WASHINGTON: Democratic presidential candidates will descend on Iowa next week to do something that Native Americans say doesn’t happen enough: court their vote.
At least seven White House hopefuls have said they’ll attend a forum in Sioux City on Monday and Tuesday named for longtime Native American activist Frank LaMere, who died in June. Tribal leaders and citizens will talk with candidates about issues including health care, education and violence against Native women.
Several candidates attending the forum, including Bernie Sanders, Elizabeth Warren, Julian Castro and Marianne Williamson, have issued platforms dedicated to the needs of indigenous people. Marcella LeBeau, a 99-year-old registered Democrat and a citizen of the Two Kettles Band of the Lakota, said that’s a change from the past when politicians largely overlooked Native issues.
“We’re like a third-world country,” she said. “No one really listens to us.”
Many Native Americans live in “hard-to-count” rural areas and are not reflected in the US Census Bureau’s Current Population Survey, so the census cannot accurately measure their voter registration as it would for black, white, Asian and Hispanic citizens. Census estimates say Native Americans make up around 1.7% — or 5.3 million — of the US population, and suggest that more than 3.7 million Native Americans are of voting age.
As more Native Americans gain access to the polls, they may be a powerful asset for candidates. Richard Witmer, a political scientist from Creighton University who specialises in American Indian politics and policy, said the Native American vote can swing a close national election.
“The Native vote is absolutely going to matter. It’s going to matter a lot,” Witmer said of next year’s race.
Candidates rarely court the Native vote like they do other demographics, noted Nicole Willis, a citizen of the Confederated Tribes of the Umatilla who lives in Seattle.
“It’s almost like a moral test of a candidate. Like, are you going to pay attention to this group that has traditionally been ignored?” said Willis, who was a Native American outreach adviser to President Barack Obama as well as a 2016 presidential adviser to Sanders.
Warren has had her own problems with the Native community. After President Donald Trump gave her the nickname “Pocahontas” for her claims of Cherokee citizenship, Warren took a DNA test to try to prove her ancestry. The test did provide some evidence of a Native American in Warren’s lineage, albeit as many as 10 generations back.
But the Cherokee Nation complained that tribal nations, not DNA tests, determine citizenship, and that Warren was “undermining tribal interests with her continued claims of tribal heritage.” Warren apologised and will face scrutiny at the forum over how she handles the issue.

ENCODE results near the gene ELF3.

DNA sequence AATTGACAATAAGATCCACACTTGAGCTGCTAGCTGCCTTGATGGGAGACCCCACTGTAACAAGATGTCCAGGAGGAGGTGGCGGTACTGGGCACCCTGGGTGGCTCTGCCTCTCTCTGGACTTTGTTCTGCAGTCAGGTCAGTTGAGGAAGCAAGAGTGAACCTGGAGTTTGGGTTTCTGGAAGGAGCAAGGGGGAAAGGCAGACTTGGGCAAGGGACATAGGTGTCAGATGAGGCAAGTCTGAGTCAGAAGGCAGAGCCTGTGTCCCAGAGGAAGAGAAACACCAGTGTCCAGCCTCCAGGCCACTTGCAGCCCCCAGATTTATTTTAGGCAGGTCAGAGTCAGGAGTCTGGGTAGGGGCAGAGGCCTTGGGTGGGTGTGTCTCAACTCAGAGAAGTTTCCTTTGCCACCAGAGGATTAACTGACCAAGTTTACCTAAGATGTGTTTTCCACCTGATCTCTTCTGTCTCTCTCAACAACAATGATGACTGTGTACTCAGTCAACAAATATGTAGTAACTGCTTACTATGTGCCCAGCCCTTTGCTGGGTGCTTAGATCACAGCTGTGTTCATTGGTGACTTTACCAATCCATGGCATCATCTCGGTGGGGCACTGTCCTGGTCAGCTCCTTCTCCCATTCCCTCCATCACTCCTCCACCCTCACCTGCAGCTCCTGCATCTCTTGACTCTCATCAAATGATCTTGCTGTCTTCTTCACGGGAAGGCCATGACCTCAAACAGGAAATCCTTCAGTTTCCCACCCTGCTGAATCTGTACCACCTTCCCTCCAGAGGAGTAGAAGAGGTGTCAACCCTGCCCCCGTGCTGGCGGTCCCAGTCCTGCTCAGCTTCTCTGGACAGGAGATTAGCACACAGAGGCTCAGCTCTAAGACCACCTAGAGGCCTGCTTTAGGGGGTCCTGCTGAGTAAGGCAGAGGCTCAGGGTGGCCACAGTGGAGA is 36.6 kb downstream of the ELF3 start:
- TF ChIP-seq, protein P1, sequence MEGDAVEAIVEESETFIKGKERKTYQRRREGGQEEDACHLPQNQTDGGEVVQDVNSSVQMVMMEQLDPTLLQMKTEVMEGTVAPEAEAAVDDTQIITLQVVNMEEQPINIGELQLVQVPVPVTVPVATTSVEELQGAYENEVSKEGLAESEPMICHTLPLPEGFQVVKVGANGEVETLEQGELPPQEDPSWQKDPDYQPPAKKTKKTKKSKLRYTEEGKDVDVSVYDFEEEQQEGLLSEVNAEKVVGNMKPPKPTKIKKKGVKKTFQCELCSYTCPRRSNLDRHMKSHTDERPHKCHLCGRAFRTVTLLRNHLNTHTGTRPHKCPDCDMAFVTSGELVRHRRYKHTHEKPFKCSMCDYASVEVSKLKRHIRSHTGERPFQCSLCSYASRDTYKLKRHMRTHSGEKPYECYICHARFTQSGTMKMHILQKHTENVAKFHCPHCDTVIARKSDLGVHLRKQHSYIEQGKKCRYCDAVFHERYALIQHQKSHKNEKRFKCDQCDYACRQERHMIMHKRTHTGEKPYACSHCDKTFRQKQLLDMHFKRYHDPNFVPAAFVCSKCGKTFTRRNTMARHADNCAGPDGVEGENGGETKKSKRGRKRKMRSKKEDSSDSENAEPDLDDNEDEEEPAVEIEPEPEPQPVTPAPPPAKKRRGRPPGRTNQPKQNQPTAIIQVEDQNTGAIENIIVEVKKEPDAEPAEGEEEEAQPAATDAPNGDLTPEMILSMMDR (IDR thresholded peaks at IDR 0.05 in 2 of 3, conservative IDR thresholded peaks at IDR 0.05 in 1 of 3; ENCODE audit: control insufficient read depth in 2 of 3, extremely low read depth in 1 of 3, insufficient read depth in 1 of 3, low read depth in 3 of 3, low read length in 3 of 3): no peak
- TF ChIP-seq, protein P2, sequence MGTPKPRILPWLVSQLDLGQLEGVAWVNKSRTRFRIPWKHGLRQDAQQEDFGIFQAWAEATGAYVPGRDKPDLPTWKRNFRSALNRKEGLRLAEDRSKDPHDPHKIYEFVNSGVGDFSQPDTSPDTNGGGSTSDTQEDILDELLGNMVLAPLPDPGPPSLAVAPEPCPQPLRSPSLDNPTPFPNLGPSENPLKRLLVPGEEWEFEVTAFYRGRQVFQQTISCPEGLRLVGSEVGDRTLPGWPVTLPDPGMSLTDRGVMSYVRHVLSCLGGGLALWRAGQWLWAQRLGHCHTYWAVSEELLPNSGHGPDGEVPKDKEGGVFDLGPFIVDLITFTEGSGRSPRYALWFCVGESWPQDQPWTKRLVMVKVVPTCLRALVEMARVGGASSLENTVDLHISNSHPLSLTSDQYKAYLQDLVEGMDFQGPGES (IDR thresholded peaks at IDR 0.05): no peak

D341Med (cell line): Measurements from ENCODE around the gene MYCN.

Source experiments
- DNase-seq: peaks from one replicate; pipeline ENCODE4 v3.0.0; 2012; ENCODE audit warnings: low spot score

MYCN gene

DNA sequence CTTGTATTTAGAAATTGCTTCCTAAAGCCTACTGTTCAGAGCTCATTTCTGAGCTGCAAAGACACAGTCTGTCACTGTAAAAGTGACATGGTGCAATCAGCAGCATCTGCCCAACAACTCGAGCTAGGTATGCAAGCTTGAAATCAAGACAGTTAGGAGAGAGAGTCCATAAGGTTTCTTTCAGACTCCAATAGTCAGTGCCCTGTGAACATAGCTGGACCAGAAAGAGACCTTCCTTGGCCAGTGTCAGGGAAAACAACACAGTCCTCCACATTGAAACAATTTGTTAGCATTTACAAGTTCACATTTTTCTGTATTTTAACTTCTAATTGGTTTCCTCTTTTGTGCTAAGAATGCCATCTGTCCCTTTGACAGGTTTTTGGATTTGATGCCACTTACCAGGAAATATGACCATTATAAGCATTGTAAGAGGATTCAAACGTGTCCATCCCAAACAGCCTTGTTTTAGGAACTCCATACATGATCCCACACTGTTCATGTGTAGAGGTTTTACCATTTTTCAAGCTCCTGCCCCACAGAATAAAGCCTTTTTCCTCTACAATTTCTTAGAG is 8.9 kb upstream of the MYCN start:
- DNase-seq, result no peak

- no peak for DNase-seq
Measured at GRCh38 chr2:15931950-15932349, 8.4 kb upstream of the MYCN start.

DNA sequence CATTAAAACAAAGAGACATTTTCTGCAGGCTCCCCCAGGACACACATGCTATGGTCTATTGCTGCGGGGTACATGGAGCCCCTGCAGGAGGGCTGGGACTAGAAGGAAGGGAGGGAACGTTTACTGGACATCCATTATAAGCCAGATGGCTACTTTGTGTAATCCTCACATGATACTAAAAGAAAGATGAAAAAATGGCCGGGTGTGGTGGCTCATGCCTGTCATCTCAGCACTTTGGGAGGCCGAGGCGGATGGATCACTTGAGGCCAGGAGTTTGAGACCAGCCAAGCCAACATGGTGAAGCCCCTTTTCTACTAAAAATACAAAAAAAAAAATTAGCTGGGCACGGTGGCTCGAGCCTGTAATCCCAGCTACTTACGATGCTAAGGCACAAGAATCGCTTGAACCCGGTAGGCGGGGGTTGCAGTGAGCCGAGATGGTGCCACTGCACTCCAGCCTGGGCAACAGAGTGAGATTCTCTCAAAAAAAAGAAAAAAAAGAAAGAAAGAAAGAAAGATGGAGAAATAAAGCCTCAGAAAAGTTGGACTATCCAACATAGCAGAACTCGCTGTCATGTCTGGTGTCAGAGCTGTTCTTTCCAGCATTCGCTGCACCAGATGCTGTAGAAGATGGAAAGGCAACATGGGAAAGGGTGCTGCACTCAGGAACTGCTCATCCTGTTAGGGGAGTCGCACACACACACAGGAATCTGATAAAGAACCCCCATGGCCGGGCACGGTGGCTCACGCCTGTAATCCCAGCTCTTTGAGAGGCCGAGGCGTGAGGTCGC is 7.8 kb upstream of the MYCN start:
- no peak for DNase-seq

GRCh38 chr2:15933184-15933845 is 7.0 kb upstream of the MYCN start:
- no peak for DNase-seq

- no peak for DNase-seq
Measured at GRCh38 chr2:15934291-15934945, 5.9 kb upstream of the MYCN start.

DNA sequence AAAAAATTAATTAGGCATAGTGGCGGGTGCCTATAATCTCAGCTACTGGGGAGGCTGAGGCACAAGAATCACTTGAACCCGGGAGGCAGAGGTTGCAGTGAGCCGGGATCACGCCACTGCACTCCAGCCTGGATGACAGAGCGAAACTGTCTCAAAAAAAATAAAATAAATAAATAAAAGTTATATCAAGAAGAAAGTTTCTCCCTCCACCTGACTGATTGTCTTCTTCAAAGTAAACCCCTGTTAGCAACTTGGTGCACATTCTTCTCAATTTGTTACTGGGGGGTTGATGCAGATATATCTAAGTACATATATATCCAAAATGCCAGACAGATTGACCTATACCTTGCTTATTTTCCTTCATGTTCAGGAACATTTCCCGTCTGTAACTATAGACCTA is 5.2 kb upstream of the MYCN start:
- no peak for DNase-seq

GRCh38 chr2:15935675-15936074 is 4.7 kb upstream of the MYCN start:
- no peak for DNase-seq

Ahead of the event, New Mexico Rep Deb Haaland, a citizen of the Laguna Pueblo and one of the first Native Americans in Congress, endorsed Warren for president. And Warren joined with Haaland on Friday to propose legislation that would cordon off funding for tribal priorities from Congress’ unpredictable appropriations process, fulfilling a key recommendation the US Commission on Civil Rights made last year.
Warren also proposed setting up a permanent White House office dedicated to tribal issues and backed more resources for aiding tribal land acquisition, among other ideas to help Native American communities.
Activists say tribal citizens still face barriers to voting that must be addressed.
Many Native Americans live on far-flung reservations without polling centres. Before Four Directions, a group promoting voting rights for Native Americans, sued for satellite offices on Nevada’s Pyramid Lake Paiute Tribe reservation in 2016, residents had to drive nearly 100 miles roundtrip just to vote, said Oliver “OJ” Semans, co-founder of the forum and a citizen of South Dakota’s Rosebud Sioux Tribe.
Voter ID requirements are another hurdle. States such as North Dakota require voters to provide ID and a street address at the polls, so the many rural Natives with only a PO Box number have been barred from voting, Semans said.
Just this month, a federal appeals court ruled against members of North Dakota’s Turtle Mountain Band of Chippewa, who had said such requirements were unconstitutional.
Four Directions has worked in New Mexico, Montana, South Dakota and elsewhere to abolish ID laws, establish voting centres on reservations and give Native Americans on reservations the ability to cast no-excuse absentee ballots, often by suing local governments.
In some areas where Four Directions has made voting more accessible, Native voter turnout has doubled, Semans said.
The swing vote is likely to favour Democrats, who are often seen as more receptive toward the needs of Native American communities on issues like health care, tribal sovereignty and economic development, Witmer said.
Indigenous people hold profound respect for their tribal elders and leaders, who can sway the vote of whole reservations, Semans said. Michigan, Wisconsin, Nevada, Colorado, North Carolina, Minnesota and Arizona, each of which has a sizable Native population, are most likely to see a Native swing vote in 2020, Semans said.
“Political parties have taken for granted how Natives turn out and vote,” Semans said. “Either pay attention to us or don’t count on us.”
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